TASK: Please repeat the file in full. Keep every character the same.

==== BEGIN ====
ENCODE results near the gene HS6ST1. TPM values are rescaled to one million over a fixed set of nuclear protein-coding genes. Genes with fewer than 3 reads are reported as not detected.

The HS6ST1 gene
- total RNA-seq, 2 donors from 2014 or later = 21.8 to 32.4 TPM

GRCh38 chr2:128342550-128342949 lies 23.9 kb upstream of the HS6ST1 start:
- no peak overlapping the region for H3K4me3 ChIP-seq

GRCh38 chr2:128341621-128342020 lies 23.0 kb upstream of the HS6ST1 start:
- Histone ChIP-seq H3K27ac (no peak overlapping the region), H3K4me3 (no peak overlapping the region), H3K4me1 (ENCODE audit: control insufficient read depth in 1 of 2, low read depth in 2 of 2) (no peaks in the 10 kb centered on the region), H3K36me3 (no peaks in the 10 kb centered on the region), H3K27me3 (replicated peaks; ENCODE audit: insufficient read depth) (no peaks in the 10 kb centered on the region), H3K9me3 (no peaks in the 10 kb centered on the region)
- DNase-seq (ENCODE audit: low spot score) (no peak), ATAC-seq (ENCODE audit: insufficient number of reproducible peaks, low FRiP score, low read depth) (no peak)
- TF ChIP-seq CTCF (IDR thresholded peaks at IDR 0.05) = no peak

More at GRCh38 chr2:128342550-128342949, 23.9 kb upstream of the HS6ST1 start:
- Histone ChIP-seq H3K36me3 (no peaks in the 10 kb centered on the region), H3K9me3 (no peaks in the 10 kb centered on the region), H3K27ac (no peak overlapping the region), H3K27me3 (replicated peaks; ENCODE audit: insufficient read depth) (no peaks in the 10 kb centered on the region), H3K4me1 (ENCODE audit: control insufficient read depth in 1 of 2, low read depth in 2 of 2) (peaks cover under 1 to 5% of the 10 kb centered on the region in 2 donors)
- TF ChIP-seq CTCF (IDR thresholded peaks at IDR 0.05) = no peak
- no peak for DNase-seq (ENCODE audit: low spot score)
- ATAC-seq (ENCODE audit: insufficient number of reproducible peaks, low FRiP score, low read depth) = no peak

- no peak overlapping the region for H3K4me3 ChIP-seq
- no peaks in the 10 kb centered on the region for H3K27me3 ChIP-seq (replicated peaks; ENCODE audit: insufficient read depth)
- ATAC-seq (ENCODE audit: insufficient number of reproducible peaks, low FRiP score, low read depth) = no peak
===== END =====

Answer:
ENCODE results near the gene HS6ST1. TPM values are rescaled to one million over a fixed set of nuclear protein-coding genes. Genes with fewer than 3 reads are reported as not detected.

The HS6ST1 gene
- total RNA-seq, 2 donors from 2014 or later = 21.8 to 32.4 TPM

GRCh38 chr2:128342550-128342949 lies 23.9 kb upstream of the HS6ST1 start:
- no peak overlapping the region for H3K4me3 ChIP-seq

GRCh38 chr2:128341621-128342020 lies 23.0 kb upstream of the HS6ST1 start:
- Histone ChIP-seq H3K27ac (no peak overlapping the region), H3K4me3 (no peak overlapping the region), H3K4me1 (ENCODE audit: control insufficient read depth in 1 of 2, low read depth in 2 of 2) (no peaks in the 10 kb centered on the region), H3K36me3 (no peaks in the 10 kb centered on the region), H3K27me3 (replicated peaks; ENCODE audit: insufficient read depth) (no peaks in the 10 kb centered on the region), H3K9me3 (no peaks in the 10 kb centered on the region)
- DNase-seq (ENCODE audit: low spot score) (no peak), ATAC-seq (ENCODE audit: insufficient number of reproducible peaks, low FRiP score, low read depth) (no peak)
- TF ChIP-seq CTCF (IDR thresholded peaks at IDR 0.05) = no peak

More at GRCh38 chr2:128342550-128342949, 23.9 kb upstream of the HS6ST1 start:
- Histone ChIP-seq H3K36me3 (no peaks in the 10 kb centered on the region), H3K9me3 (no peaks in the 10 kb centered on the region), H3K27ac (no peak overlapping the region), H3K27me3 (replicated peaks; ENCODE audit: insufficient read depth) (no peaks in the 10 kb centered on the region), H3K4me1 (ENCODE audit: control insufficient read depth in 1 of 2, low read depth in 2 of 2) (peaks cover under 1 to 5% of the 10 kb centered on the region in 2 donors)
- TF ChIP-seq CTCF (IDR thresholded peaks at IDR 0.05) = no peak
- no peak for DNase-seq (ENCODE audit: low spot score)
- ATAC-seq (ENCODE audit: insufficient number of reproducible peaks, low FRiP score, low read depth) = no peak

- no peak overlapping the region for H3K4me3 ChIP-seq
- no peaks in the 10 kb centered on the region for H3K27me3 ChIP-seq (replicated peaks; ENCODE audit: insufficient read depth)
- ATAC-seq (ENCODE audit: insufficient number of reproducible peaks, low FRiP score, low read depth) = no peak